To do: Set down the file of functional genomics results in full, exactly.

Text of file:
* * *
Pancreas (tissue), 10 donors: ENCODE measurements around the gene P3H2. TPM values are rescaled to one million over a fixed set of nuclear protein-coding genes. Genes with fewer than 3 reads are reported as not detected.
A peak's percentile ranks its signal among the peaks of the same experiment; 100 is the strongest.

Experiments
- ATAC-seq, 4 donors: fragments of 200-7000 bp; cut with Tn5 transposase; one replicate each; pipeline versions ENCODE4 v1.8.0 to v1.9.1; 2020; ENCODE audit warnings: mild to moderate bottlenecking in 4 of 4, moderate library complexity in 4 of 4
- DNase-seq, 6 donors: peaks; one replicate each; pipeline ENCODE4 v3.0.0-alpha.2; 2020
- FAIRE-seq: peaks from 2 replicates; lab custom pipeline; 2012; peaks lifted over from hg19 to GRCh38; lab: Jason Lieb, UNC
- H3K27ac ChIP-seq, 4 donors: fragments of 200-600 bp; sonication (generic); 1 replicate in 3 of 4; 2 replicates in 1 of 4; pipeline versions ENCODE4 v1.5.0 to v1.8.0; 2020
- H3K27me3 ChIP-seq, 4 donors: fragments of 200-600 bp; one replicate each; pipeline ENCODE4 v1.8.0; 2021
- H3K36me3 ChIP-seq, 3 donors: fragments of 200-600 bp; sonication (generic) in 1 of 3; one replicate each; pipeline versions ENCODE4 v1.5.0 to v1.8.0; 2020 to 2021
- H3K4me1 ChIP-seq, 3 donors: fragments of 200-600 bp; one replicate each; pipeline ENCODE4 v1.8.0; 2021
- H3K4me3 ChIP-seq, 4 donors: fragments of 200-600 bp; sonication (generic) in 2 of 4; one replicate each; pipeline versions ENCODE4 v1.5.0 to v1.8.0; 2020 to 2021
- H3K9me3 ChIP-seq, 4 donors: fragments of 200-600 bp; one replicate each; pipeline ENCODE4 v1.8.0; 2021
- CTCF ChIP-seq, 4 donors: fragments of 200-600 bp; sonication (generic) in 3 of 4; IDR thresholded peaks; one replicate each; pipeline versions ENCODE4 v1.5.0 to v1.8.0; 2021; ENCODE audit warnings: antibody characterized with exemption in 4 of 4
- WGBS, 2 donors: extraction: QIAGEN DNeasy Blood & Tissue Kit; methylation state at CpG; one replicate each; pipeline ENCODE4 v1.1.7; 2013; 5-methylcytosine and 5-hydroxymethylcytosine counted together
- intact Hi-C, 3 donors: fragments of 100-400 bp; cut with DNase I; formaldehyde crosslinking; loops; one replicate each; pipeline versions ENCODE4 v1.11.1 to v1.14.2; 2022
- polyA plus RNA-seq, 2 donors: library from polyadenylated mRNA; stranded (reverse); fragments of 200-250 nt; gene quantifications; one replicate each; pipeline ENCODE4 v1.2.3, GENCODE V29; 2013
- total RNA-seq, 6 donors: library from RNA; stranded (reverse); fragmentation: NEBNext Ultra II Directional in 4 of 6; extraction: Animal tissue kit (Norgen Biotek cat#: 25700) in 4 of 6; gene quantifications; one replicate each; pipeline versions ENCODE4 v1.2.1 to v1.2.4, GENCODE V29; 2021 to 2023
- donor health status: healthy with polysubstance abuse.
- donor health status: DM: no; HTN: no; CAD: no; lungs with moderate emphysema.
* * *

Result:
Pancreas (tissue), 10 donors: ENCODE measurements around the gene P3H2. TPM values are rescaled to one million over a fixed set of nuclear protein-coding genes. Genes with fewer than 3 reads are reported as not detected.
A peak's percentile ranks its signal among the peaks of the same experiment; 100 is the strongest.

Experiments
- ATAC-seq, 4 donors: fragments of 200-7000 bp; cut with Tn5 transposase; one replicate each; pipeline versions ENCODE4 v1.8.0 to v1.9.1; 2020; ENCODE audit warnings: mild to moderate bottlenecking in 4 of 4, moderate library complexity in 4 of 4
- DNase-seq, 6 donors: peaks; one replicate each; pipeline ENCODE4 v3.0.0-alpha.2; 2020
- FAIRE-seq: peaks from 2 replicates; lab custom pipeline; 2012; peaks lifted over from hg19 to GRCh38; lab: Jason Lieb, UNC
- H3K27ac ChIP-seq, 4 donors: fragments of 200-600 bp; sonication (generic); 1 replicate in 3 of 4; 2 replicates in 1 of 4; pipeline versions ENCODE4 v1.5.0 to v1.8.0; 2020
- H3K27me3 ChIP-seq, 4 donors: fragments of 200-600 bp; one replicate each; pipeline ENCODE4 v1.8.0; 2021
- H3K36me3 ChIP-seq, 3 donors: fragments of 200-600 bp; sonication (generic) in 1 of 3; one replicate each; pipeline versions ENCODE4 v1.5.0 to v1.8.0; 2020 to 2021
- H3K4me1 ChIP-seq, 3 donors: fragments of 200-600 bp; one replicate each; pipeline ENCODE4 v1.8.0; 2021
- H3K4me3 ChIP-seq, 4 donors: fragments of 200-600 bp; sonication (generic) in 2 of 4; one replicate each; pipeline versions ENCODE4 v1.5.0 to v1.8.0; 2020 to 2021
- H3K9me3 ChIP-seq, 4 donors: fragments of 200-600 bp; one replicate each; pipeline ENCODE4 v1.8.0; 2021
- CTCF ChIP-seq, 4 donors: fragments of 200-600 bp; sonication (generic) in 3 of 4; IDR thresholded peaks; one replicate each; pipeline versions ENCODE4 v1.5.0 to v1.8.0; 2021; ENCODE audit warnings: antibody characterized with exemption in 4 of 4
- WGBS, 2 donors: extraction: QIAGEN DNeasy Blood & Tissue Kit; methylation state at CpG; one replicate each; pipeline ENCODE4 v1.1.7; 2013; 5-methylcytosine and 5-hydroxymethylcytosine counted together
- intact Hi-C, 3 donors: fragments of 100-400 bp; cut with DNase I; formaldehyde crosslinking; loops; one replicate each; pipeline versions ENCODE4 v1.11.1 to v1.14.2; 2022
- polyA plus RNA-seq, 2 donors: library from polyadenylated mRNA; stranded (reverse); fragments of 200-250 nt; gene quantifications; one replicate each; pipeline ENCODE4 v1.2.3, GENCODE V29; 2013
- total RNA-seq, 6 donors: library from RNA; stranded (reverse); fragmentation: NEBNext Ultra II Directional in 4 of 6; extraction: Animal tissue kit (Norgen Biotek cat#: 25700) in 4 of 6; gene quantifications; one replicate each; pipeline versions ENCODE4 v1.2.1 to v1.2.4, GENCODE V29; 2021 to 2023
- donor health status: healthy with polysubstance abuse.
- donor health status: DM: no; HTN: no; CAD: no; lungs with moderate emphysema.